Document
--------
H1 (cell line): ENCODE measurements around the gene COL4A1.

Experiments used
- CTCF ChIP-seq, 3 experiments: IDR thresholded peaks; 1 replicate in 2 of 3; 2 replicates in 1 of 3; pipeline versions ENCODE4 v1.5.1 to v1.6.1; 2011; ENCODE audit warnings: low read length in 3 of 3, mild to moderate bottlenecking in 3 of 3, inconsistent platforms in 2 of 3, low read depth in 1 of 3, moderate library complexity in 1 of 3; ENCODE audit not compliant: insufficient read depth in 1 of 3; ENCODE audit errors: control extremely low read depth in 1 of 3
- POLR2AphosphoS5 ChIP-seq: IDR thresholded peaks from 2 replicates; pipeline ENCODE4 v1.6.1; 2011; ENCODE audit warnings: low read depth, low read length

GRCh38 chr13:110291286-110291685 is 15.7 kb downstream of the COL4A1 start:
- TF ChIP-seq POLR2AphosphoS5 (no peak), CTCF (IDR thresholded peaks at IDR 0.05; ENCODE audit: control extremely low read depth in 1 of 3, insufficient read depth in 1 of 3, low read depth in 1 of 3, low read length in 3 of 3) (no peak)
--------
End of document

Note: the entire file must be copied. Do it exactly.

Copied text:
H1 (cell line): ENCODE measurements around the gene COL4A1.

Experiments used
- CTCF ChIP-seq, 3 experiments: IDR thresholded peaks; 1 replicate in 2 of 3; 2 replicates in 1 of 3; pipeline versions ENCODE4 v1.5.1 to v1.6.1; 2011; ENCODE audit warnings: low read length in 3 of 3, mild to moderate bottlenecking in 3 of 3, inconsistent platforms in 2 of 3, low read depth in 1 of 3, moderate library complexity in 1 of 3; ENCODE audit not compliant: insufficient read depth in 1 of 3; ENCODE audit errors: control extremely low read depth in 1 of 3
- POLR2AphosphoS5 ChIP-seq: IDR thresholded peaks from 2 replicates; pipeline ENCODE4 v1.6.1; 2011; ENCODE audit warnings: low read depth, low read length

GRCh38 chr13:110291286-110291685 is 15.7 kb downstream of the COL4A1 start:
- TF ChIP-seq POLR2AphosphoS5 (no peak), CTCF (IDR thresholded peaks at IDR 0.05; ENCODE audit: control extremely low read depth in 1 of 3, insufficient read depth in 1 of 3, low read depth in 1 of 3, low read length in 3 of 3) (no peak)